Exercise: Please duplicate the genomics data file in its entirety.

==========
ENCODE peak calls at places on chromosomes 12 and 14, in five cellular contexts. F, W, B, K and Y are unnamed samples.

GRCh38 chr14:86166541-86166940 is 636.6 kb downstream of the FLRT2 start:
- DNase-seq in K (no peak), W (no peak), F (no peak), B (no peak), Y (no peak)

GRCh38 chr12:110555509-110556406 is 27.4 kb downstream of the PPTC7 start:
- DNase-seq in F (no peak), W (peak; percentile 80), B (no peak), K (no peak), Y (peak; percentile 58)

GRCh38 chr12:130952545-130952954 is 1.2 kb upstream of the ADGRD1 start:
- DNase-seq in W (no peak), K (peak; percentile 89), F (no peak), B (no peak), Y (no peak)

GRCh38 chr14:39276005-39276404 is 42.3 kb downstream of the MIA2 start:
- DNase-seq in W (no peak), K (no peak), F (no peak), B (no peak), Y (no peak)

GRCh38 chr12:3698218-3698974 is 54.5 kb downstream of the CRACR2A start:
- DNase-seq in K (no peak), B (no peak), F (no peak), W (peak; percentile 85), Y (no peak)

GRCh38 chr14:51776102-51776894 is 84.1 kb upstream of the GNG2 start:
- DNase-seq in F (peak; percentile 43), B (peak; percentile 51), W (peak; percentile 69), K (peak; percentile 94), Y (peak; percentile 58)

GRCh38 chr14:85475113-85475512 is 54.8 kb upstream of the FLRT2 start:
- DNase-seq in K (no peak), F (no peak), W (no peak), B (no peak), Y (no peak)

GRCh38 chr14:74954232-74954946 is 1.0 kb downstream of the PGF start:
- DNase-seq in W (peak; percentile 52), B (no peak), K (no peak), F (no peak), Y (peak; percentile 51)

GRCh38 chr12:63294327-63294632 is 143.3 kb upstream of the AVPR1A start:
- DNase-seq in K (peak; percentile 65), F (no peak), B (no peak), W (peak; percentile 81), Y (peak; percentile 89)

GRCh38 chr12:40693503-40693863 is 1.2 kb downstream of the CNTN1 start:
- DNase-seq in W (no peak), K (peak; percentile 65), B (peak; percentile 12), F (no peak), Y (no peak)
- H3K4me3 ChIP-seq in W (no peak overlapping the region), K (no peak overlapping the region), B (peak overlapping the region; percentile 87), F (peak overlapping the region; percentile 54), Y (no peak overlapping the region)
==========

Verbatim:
ENCODE peak calls at places on chromosomes 12 and 14, in five cellular contexts. F, W, B, K and Y are unnamed samples.

GRCh38 chr14:86166541-86166940 is 636.6 kb downstream of the FLRT2 start:
- DNase-seq in K (no peak), W (no peak), F (no peak), B (no peak), Y (no peak)

GRCh38 chr12:110555509-110556406 is 27.4 kb downstream of the PPTC7 start:
- DNase-seq in F (no peak), W (peak; percentile 80), B (no peak), K (no peak), Y (peak; percentile 58)

GRCh38 chr12:130952545-130952954 is 1.2 kb upstream of the ADGRD1 start:
- DNase-seq in W (no peak), K (peak; percentile 89), F (no peak), B (no peak), Y (no peak)

GRCh38 chr14:39276005-39276404 is 42.3 kb downstream of the MIA2 start:
- DNase-seq in W (no peak), K (no peak), F (no peak), B (no peak), Y (no peak)

GRCh38 chr12:3698218-3698974 is 54.5 kb downstream of the CRACR2A start:
- DNase-seq in K (no peak), B (no peak), F (no peak), W (peak; percentile 85), Y (no peak)

GRCh38 chr14:51776102-51776894 is 84.1 kb upstream of the GNG2 start:
- DNase-seq in F (peak; percentile 43), B (peak; percentile 51), W (peak; percentile 69), K (peak; percentile 94), Y (peak; percentile 58)

GRCh38 chr14:85475113-85475512 is 54.8 kb upstream of the FLRT2 start:
- DNase-seq in K (no peak), F (no peak), W (no peak), B (no peak), Y (no peak)

GRCh38 chr14:74954232-74954946 is 1.0 kb downstream of the PGF start:
- DNase-seq in W (peak; percentile 52), B (no peak), K (no peak), F (no peak), Y (peak; percentile 51)

GRCh38 chr12:63294327-63294632 is 143.3 kb upstream of the AVPR1A start:
- DNase-seq in K (peak; percentile 65), F (no peak), B (no peak), W (peak; percentile 81), Y (peak; percentile 89)

GRCh38 chr12:40693503-40693863 is 1.2 kb downstream of the CNTN1 start:
- DNase-seq in W (no peak), K (peak; percentile 65), B (peak; percentile 12), F (no peak), Y (no peak)
- H3K4me3 ChIP-seq in W (no peak overlapping the region), K (no peak overlapping the region), B (peak overlapping the region; percentile 87), F (peak overlapping the region; percentile 54), Y (no peak overlapping the region)